The Board of Trustees voted to give tenure to five professors at their meeting last weekend. Ericka Albaugh of the government and legal studies department, Jack Bateman and Bill Jackman of the biology department, Steve Meardon of the economics department and Carrie Scanga of the visual art department were all promoted to the position of associate professor.
Bowdoin professors who are eligible for tenure teach in a tenure-track position as opposed to a temporary, visiting professor position. Typically, professors are recommended for tenure in the fall of their sixth year at Bowdoin.

The College describes tenure in the Faculty Handbook as “a safeguard to academic freedom.” Tenure provides professors with more leeway in their research and more choice about what and how to teach.

“I’m going to do a little bit of different teaching than I was doing before,” said Meardon. “I can probably afford to try to start up courses, for instance, that might have seemed a little bit riskier for me before tenure. So I can do some experiments both in research and pedagogy.” 

The Faculty Handbook also describes the College’s expectations for tenure candidates.

“Candidates for tenure will be expected to have excelled in their teaching and to have achieved a level of professional distinction recognized by members of their guild outside the College,” it states.

Each of this years appointees has a unique approach to the advancement of their scholarship. Professor Albaugh published her book on language politics in Africa, “State Building and Multilingual Education in Africa,” last year. Professor Jackman recently received a grant for his research on embryonic development in fish as a model for human development. Professor Meardon has done a great deal of research on changes in free trade due to trade policies.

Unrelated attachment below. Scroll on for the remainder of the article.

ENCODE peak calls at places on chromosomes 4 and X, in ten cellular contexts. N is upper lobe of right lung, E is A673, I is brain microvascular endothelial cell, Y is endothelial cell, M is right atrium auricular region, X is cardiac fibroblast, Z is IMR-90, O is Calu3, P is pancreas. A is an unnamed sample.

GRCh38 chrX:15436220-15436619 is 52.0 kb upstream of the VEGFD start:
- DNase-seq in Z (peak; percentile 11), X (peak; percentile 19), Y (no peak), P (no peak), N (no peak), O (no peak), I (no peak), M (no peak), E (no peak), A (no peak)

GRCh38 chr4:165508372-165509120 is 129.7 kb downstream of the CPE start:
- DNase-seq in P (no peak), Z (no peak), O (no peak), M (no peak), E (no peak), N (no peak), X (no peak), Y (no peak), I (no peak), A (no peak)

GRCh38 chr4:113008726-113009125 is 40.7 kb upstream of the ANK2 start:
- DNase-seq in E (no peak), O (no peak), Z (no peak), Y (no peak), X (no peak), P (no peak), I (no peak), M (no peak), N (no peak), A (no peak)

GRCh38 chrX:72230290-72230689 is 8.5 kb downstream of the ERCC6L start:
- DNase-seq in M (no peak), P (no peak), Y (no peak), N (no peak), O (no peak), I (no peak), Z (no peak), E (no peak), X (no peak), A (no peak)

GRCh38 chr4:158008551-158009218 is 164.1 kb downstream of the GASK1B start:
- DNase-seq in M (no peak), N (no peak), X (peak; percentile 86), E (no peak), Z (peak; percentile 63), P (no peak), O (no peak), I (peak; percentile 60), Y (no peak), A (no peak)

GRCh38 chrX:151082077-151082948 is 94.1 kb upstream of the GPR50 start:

All of the professors agreed that the tenure process encourages a great deal of growth both as scholars and as educators. 

“At Bowdoin, you’re expected to be an excellent scholar and an excellent teacher,” said Albaugh. “You also are expected to serve the College in several different capacities, so there’s lots of different tracks that you have to manage at once. So it’s been a lot of work. It’s also been really enjoyable. I’ve learned a lot about teaching.” 

“The process is hard, too, because there’s a lot at stake,” said Meardon. “There’s a job that you love—and you want to be able to keep it—a place that you love to be at, and the experience of the students that you value.” 

The consensus among the newly promoted professors is that they are excited to begin their work after achieving tenure— continuing current projects along with starting new ones.
“You’re never quite done as a scholar,” said Albaugh. “That’s why we all got into this business—because we like to keep learning.”

Additionally, the Board of Trustees announced the appointment of three new professors to the faculty. Kana Takamatsu, who just received her Ph.D. in chemisty from the California Institute of Technology, Theo Greene, a current doctoral candidate at Northwestern, and Ken Kirsch, a Talman Scholar at Boston College, will all join Bowdoin next fall.

The College, however, is still in the middle of other searches for new professors, according to Dean for Academic Affairs Cristle Collins Judd. Professors of Japanese history and French are still being sought for the upcoming fall.